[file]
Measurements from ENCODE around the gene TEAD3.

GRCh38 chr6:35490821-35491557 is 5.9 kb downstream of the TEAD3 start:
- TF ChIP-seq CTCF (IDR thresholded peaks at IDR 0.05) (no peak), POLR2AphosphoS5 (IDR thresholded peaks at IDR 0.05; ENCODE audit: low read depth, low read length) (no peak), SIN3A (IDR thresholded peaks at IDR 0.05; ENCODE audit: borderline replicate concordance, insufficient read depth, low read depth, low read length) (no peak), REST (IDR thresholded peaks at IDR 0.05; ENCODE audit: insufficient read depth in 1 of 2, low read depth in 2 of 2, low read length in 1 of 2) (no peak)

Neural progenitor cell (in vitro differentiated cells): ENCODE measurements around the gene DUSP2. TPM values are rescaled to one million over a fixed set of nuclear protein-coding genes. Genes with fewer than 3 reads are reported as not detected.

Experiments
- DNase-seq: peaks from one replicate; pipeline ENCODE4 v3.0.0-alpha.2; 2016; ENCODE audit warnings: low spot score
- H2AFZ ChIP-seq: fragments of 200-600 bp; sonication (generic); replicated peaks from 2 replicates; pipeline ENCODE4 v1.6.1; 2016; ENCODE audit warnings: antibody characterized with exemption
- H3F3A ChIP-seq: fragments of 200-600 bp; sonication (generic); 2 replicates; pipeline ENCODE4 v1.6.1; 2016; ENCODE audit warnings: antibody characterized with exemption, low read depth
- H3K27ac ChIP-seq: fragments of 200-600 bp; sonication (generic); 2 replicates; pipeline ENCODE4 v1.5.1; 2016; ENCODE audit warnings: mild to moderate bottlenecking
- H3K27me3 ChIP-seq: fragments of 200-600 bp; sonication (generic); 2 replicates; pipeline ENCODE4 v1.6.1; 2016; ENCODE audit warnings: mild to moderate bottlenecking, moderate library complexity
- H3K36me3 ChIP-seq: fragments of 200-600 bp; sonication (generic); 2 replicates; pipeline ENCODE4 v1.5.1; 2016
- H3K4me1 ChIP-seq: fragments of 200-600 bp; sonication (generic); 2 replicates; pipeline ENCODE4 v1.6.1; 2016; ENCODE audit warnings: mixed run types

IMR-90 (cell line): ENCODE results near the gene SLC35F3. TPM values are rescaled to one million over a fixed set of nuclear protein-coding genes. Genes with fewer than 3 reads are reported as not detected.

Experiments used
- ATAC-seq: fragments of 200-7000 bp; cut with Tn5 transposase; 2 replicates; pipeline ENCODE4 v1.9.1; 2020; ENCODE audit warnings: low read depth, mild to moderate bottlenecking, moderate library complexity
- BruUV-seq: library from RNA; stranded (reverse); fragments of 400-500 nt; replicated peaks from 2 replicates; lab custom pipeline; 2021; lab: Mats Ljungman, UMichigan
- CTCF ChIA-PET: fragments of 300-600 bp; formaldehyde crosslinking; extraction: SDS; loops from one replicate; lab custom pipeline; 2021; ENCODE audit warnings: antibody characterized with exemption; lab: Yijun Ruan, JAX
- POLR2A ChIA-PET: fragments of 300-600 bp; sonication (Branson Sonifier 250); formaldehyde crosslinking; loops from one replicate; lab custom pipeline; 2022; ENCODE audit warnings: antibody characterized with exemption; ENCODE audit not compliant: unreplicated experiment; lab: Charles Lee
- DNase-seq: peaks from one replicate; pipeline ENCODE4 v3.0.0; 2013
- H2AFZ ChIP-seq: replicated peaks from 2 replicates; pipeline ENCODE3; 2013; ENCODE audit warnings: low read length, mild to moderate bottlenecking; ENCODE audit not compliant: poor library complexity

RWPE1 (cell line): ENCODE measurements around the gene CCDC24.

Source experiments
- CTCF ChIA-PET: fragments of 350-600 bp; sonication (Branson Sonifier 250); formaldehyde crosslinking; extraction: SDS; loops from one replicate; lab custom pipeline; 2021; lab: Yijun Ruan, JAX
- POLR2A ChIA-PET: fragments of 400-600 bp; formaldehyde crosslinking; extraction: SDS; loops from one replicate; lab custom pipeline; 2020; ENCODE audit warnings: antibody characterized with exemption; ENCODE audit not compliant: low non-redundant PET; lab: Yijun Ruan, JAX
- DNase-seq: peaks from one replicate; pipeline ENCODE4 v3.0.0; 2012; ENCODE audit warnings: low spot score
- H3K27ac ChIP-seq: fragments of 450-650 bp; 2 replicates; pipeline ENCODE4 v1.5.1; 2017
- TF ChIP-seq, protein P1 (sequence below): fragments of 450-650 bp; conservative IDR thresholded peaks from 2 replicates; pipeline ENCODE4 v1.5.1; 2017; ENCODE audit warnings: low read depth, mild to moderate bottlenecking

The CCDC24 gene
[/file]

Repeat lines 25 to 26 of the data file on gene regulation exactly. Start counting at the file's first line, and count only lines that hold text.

- DNase-seq: peaks from one replicate; pipeline ENCODE4 v3.0.0; 2012; ENCODE audit warnings: low spot score
- H3K27ac ChIP-seq: fragments of 450-650 bp; 2 replicates; pipeline ENCODE4 v1.5.1; 2017